Until now, the answer to these questions has been “No,” simply because the technologies to gather such metrics weren’t available. It hasn’t been until now, the era of the Internet of Everything, when edge computing is available to gather and analyze the data that gives you a 360-degree view of your store.

Studies show that in-store analytics is a key area of innovation, which may allow retailers to gain up to 11 percent in value. Today’s in-store analytics tools should be able to do three things:

  • Integrate data from multiple services
  • Automate data collection processes
  • Analyze data to identify actionable insights

With these capabilities available, you can use the power of your investments in mobile technology, social media, and in-store applications to collect – and understand – more and more customer information.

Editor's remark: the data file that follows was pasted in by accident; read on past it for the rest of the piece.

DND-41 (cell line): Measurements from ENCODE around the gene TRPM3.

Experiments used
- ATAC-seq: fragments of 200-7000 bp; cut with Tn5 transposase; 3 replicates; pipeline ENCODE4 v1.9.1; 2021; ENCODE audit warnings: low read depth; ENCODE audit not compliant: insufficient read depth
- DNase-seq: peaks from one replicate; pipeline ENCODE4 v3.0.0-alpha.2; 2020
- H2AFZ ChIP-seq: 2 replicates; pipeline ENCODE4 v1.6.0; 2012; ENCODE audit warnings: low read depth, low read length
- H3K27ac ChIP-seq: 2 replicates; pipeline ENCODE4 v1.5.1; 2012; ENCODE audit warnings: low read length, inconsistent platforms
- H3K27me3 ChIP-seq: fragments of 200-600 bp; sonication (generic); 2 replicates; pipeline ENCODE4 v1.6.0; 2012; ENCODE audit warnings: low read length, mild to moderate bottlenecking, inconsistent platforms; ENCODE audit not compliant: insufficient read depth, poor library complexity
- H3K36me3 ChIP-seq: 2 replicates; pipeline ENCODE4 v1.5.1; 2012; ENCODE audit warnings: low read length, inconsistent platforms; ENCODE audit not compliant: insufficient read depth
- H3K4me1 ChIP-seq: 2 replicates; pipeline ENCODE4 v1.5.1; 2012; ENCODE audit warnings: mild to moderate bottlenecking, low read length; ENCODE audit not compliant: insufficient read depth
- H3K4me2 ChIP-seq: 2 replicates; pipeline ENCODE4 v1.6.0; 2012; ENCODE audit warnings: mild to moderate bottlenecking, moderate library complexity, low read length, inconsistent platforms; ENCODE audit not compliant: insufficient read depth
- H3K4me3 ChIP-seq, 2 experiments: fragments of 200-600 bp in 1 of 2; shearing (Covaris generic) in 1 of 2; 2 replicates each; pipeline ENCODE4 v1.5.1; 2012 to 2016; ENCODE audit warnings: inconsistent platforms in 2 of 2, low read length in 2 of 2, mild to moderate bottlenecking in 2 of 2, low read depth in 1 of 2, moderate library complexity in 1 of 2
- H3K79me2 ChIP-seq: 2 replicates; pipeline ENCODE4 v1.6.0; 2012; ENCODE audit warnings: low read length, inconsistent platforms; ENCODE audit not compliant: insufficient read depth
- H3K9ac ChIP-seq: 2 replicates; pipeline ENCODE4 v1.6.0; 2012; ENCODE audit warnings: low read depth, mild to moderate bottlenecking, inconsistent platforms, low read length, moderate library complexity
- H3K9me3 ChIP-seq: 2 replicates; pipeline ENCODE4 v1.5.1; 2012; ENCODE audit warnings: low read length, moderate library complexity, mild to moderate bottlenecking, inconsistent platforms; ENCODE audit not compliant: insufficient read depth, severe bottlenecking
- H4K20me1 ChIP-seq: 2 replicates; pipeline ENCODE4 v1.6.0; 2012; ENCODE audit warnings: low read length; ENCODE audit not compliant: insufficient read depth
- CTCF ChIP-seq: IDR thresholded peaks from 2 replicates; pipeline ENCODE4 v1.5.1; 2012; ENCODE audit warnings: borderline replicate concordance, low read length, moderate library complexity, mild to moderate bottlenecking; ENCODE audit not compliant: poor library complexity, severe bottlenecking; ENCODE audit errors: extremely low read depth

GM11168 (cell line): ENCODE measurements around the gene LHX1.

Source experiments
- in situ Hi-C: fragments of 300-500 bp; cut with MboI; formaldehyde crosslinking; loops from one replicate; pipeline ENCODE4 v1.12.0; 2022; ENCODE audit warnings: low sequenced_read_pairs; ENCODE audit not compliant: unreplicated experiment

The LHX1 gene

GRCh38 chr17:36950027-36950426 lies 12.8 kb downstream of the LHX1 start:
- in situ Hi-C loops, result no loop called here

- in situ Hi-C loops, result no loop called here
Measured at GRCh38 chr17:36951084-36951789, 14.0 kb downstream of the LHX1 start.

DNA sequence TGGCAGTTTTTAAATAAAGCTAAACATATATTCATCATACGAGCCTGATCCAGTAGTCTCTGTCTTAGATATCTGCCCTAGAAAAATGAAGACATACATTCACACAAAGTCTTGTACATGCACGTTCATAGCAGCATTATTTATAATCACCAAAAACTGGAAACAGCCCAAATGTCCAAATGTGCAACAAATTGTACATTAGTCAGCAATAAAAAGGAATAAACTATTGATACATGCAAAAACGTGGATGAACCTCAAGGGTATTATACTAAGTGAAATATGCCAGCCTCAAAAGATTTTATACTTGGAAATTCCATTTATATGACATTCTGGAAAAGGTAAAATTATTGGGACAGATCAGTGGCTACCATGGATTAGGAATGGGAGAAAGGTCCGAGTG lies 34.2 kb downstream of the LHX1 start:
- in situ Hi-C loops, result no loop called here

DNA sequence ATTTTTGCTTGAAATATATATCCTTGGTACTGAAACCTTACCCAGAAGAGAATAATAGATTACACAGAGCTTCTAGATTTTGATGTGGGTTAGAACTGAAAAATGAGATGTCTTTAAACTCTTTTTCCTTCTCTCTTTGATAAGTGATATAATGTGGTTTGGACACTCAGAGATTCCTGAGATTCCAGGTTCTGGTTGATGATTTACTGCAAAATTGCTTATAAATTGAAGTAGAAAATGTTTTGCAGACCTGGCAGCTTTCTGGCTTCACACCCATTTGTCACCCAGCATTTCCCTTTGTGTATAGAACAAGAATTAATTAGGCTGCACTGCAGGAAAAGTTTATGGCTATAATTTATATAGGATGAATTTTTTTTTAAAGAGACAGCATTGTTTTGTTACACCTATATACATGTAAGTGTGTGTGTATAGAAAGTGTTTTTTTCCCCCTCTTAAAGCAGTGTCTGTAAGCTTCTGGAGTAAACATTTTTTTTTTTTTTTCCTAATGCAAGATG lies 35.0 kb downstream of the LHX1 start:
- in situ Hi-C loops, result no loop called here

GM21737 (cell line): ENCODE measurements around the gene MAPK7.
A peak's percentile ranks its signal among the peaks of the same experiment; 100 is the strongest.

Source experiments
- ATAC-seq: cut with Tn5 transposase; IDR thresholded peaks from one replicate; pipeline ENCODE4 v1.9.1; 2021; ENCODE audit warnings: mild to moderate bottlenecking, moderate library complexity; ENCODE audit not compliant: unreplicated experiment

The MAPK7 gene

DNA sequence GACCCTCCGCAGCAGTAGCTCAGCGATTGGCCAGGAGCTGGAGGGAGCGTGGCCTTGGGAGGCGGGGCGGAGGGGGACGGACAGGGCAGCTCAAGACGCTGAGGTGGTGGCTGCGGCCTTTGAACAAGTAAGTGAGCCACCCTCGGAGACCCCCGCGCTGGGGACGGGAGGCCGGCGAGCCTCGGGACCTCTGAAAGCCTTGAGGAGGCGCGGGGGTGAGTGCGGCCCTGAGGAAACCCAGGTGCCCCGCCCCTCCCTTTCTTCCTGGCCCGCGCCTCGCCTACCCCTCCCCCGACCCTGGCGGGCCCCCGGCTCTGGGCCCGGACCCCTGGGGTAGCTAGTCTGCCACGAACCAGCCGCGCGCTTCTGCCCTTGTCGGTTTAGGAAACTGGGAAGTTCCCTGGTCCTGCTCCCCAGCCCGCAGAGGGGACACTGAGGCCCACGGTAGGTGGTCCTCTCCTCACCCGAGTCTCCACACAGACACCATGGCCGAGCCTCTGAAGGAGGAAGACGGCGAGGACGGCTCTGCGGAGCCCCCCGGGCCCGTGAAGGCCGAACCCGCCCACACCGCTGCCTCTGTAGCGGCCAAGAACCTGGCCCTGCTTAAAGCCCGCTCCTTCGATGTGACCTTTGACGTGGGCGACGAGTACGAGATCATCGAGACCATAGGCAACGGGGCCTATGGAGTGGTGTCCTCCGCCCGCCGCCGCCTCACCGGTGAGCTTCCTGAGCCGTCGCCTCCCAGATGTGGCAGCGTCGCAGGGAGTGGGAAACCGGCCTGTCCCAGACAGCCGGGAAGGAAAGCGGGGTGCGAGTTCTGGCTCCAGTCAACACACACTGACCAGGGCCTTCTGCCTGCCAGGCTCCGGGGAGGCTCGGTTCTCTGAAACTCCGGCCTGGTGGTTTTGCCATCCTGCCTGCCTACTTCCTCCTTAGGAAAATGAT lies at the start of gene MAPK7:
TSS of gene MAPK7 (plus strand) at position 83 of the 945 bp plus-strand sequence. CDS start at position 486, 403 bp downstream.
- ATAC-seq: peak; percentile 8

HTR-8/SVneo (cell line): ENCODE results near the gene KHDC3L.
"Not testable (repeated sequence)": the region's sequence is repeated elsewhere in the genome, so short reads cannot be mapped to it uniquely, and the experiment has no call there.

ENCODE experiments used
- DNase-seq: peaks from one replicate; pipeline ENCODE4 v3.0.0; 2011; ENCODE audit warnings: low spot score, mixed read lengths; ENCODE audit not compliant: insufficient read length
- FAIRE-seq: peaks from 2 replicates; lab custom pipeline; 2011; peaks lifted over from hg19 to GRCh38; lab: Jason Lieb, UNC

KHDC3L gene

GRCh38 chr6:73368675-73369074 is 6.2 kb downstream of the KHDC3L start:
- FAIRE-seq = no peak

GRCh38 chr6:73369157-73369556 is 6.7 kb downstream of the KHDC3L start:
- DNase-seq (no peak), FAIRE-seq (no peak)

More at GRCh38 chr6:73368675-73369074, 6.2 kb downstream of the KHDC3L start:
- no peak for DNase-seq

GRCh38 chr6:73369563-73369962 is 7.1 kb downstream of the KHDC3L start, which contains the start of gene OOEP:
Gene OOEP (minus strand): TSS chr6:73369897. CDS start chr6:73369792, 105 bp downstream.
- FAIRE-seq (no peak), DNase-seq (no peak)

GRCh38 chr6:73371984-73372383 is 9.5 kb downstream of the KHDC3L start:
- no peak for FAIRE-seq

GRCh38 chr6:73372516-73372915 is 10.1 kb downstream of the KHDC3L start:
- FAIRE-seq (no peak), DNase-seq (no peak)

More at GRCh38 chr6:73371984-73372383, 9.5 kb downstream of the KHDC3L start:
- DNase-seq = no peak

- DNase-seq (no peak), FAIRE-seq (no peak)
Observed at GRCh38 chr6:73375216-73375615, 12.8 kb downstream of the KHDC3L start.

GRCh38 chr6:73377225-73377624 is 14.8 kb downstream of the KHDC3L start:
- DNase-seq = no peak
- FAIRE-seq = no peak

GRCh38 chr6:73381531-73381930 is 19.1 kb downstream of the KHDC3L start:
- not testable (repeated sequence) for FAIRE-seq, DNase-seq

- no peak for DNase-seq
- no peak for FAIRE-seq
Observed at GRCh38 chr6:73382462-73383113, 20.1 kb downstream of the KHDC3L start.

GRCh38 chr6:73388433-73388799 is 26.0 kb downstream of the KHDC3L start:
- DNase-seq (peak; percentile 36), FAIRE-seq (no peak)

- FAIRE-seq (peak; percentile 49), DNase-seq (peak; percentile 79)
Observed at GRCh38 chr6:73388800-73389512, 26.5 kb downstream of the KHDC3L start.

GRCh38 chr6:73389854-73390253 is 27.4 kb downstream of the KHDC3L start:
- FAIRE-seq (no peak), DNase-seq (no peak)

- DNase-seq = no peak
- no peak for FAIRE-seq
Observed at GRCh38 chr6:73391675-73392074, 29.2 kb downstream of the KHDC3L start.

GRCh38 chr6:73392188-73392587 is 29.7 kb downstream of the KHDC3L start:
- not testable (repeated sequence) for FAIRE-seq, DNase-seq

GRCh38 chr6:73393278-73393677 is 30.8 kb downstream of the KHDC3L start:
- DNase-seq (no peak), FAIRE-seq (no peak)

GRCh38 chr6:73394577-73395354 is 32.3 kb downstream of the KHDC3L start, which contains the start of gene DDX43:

Join us for an hour on Tuesday, July 14 at 10:00 am PT/1:00 pm ET for a webcast on “How to Make Your Data Meaningful: New Strategies for Improving In-Store Shopping Experiences and Retail Operations.” This free one-hour session will discuss:

  • Which in-store metrics generate real-time recommendations to boost operational efficiency
  • How analytics can help you offer hyper-relevant shopper experiences and forge enduring customer relationships
  • Use cases that demonstrate the outcomes of connecting data to decision making

Register Today. We’ll see you there!